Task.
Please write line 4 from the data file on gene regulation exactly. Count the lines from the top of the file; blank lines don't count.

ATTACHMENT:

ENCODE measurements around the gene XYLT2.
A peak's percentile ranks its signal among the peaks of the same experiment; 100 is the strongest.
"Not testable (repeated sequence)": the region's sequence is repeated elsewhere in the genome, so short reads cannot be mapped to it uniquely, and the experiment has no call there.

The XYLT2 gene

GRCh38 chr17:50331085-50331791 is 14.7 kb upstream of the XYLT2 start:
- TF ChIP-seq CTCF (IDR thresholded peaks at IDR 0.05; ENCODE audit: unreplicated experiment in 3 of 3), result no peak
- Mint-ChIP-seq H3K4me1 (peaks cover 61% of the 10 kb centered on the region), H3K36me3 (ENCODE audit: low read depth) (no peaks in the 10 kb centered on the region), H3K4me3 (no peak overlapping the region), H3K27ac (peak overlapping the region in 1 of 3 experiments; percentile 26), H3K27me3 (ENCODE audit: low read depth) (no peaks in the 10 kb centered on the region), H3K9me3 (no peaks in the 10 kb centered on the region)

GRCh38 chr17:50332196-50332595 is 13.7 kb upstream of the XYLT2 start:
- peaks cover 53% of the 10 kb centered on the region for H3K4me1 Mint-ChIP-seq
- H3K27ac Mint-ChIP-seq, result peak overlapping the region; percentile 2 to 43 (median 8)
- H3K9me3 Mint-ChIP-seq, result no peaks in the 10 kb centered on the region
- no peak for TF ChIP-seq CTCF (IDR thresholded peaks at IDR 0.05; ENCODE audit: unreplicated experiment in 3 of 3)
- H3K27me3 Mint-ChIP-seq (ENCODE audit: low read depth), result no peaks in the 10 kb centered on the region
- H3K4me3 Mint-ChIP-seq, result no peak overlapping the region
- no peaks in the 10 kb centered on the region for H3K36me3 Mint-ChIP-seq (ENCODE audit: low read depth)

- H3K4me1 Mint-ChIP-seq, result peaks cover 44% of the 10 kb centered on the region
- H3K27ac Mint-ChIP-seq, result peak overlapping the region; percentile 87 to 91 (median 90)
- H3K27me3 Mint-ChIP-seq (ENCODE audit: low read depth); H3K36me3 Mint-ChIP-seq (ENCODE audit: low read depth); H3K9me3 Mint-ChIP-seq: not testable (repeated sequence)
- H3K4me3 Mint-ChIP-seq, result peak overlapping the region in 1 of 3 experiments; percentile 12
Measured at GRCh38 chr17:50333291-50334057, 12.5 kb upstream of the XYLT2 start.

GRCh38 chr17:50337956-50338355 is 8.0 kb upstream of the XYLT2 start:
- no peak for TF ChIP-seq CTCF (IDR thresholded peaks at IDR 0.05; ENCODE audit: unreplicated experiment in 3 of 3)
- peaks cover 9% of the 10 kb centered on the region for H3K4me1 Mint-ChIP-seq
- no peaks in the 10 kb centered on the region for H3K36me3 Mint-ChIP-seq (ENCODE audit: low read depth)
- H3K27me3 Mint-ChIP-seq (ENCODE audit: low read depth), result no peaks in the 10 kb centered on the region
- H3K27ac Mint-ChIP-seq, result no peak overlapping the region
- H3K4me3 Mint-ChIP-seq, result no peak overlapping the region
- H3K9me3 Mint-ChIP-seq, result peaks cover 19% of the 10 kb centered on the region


The XYLT2 gene